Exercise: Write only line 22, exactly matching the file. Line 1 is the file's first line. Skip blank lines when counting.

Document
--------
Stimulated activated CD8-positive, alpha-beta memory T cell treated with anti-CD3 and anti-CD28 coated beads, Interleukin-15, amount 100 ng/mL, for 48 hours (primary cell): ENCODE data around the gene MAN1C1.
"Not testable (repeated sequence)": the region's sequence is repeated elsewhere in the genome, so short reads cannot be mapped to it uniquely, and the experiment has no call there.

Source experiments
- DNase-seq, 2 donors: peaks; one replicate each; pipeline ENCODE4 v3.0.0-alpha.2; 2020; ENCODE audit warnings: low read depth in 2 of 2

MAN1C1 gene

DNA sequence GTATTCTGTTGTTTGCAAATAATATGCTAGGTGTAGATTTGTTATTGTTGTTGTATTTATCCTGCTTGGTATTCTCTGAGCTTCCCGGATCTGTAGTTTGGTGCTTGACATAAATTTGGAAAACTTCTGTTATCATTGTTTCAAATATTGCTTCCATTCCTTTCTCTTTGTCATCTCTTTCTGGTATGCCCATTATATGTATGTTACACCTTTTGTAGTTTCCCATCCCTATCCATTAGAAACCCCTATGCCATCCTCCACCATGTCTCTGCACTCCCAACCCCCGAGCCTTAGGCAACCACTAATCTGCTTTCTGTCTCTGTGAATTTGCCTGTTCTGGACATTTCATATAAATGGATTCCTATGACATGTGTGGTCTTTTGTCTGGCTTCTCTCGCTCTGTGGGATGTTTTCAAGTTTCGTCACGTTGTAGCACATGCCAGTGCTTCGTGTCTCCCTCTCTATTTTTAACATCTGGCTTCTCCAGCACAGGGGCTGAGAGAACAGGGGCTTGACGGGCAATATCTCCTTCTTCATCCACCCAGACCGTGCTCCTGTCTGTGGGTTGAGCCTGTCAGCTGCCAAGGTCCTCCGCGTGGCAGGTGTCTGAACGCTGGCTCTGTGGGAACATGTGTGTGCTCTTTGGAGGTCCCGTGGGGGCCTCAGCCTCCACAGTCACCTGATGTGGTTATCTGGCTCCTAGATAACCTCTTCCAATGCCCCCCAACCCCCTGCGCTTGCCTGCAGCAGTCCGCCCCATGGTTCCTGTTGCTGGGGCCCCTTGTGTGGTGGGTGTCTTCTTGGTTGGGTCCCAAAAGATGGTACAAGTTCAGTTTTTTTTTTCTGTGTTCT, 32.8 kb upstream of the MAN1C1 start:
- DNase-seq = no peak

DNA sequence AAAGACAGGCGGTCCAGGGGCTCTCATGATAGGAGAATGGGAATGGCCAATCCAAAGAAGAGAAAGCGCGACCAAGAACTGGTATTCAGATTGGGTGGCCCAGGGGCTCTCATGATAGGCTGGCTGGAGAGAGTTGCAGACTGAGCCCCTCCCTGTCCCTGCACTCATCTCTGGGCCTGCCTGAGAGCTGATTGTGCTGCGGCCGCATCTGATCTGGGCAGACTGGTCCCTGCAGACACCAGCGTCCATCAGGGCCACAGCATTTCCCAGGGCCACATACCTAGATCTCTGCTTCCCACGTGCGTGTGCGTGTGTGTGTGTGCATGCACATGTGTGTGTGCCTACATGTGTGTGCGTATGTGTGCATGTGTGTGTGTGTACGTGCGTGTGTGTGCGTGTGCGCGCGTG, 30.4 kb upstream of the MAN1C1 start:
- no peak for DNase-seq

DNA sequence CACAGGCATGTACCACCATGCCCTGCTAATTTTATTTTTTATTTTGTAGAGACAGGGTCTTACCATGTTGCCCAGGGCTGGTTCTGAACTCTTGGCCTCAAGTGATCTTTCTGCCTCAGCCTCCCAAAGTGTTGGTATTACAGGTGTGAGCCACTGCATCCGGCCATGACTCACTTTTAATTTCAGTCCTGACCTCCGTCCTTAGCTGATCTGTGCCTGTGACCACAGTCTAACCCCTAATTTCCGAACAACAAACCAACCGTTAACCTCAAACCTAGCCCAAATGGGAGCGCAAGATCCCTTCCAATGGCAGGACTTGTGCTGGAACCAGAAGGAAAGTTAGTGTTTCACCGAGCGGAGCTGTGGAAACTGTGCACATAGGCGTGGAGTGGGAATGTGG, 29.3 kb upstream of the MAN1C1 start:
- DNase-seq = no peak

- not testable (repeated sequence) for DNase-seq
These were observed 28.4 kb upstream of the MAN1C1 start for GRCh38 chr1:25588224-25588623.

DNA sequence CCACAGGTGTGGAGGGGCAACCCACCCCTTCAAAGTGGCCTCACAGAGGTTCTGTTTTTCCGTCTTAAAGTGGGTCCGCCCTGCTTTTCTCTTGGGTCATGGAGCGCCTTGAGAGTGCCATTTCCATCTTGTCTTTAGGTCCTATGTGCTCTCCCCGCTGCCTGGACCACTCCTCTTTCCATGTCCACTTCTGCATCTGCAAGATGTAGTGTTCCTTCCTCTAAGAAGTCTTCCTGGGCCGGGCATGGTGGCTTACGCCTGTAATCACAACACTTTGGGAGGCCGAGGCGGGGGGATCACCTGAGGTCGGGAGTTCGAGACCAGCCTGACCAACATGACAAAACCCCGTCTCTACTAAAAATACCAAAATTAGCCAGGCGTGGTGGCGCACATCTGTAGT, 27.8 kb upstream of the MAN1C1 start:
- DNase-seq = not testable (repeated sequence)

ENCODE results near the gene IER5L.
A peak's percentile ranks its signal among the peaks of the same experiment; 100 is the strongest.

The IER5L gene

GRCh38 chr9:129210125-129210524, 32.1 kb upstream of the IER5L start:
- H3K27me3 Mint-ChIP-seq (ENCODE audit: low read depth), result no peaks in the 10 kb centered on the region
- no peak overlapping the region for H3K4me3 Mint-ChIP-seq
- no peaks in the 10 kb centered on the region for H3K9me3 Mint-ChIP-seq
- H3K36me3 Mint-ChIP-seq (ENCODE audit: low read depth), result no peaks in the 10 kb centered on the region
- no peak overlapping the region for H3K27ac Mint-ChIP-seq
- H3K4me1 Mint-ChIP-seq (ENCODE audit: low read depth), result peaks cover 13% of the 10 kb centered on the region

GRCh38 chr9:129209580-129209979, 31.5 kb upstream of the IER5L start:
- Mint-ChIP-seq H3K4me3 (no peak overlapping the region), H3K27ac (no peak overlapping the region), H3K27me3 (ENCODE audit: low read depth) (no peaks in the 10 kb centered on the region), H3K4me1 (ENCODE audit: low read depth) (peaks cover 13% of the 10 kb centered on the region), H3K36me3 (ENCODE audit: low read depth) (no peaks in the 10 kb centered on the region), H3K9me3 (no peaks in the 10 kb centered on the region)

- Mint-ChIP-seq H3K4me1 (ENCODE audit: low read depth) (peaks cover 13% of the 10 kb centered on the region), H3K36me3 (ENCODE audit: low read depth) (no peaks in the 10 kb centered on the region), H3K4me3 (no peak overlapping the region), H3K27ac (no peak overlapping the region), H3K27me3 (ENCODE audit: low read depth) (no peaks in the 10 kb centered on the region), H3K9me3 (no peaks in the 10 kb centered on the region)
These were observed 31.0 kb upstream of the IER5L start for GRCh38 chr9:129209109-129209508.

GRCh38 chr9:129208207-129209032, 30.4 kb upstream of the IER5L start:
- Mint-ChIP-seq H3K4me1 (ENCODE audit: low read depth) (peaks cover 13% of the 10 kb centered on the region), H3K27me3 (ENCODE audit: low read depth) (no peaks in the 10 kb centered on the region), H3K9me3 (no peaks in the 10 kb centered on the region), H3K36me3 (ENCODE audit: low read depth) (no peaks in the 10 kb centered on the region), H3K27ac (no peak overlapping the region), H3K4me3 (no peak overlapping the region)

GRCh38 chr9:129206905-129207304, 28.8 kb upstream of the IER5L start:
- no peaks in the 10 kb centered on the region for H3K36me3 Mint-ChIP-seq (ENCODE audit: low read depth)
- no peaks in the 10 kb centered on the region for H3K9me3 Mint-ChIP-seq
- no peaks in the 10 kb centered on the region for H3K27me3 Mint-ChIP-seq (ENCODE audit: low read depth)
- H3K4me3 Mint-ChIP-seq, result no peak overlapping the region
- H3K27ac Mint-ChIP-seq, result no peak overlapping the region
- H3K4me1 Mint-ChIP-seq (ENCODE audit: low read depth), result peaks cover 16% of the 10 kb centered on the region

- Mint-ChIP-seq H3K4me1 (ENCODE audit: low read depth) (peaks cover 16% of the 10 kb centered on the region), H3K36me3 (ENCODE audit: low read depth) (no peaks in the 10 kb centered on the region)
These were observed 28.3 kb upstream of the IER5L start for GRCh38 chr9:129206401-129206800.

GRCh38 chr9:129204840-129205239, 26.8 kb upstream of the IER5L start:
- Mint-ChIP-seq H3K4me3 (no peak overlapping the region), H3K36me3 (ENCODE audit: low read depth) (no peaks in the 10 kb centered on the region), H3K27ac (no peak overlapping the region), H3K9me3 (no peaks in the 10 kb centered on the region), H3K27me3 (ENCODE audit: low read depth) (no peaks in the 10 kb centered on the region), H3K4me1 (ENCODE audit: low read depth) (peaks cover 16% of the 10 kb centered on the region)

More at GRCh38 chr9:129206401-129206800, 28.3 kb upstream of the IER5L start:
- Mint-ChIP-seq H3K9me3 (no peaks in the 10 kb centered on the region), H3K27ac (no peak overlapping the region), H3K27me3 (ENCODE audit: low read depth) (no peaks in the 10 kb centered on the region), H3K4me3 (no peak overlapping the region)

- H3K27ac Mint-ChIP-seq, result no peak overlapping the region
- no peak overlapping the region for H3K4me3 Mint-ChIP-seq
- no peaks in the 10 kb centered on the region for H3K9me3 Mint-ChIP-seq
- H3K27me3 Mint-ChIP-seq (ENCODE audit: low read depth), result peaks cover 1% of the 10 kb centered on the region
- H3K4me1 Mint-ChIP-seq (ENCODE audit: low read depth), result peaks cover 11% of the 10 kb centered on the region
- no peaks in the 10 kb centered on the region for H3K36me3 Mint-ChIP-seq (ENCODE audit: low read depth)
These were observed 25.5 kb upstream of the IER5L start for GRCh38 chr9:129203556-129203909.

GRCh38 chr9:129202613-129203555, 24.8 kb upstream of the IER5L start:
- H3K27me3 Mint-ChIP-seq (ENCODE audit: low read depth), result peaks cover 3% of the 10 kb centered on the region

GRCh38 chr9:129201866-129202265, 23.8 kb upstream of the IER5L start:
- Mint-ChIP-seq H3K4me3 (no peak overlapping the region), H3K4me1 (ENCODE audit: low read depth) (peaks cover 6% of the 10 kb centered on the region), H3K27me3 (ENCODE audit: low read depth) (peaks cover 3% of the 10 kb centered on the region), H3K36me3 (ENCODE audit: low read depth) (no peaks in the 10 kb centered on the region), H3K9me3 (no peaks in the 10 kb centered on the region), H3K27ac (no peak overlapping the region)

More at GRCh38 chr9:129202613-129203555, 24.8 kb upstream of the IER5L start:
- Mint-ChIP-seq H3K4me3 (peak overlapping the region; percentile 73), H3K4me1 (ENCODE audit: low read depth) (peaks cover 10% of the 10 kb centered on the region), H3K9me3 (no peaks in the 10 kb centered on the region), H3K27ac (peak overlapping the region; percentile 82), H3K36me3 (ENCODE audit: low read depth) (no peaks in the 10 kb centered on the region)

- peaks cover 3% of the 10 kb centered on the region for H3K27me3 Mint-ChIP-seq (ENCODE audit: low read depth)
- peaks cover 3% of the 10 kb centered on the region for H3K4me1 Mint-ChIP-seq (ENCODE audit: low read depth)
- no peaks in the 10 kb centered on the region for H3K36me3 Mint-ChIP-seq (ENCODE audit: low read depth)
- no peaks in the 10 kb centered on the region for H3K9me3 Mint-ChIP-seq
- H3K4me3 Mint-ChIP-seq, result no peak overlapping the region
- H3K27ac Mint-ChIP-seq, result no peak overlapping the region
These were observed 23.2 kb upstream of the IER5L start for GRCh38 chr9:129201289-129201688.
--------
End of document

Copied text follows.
- no peaks in the 10 kb centered on the region for H3K9me3 Mint-ChIP-seq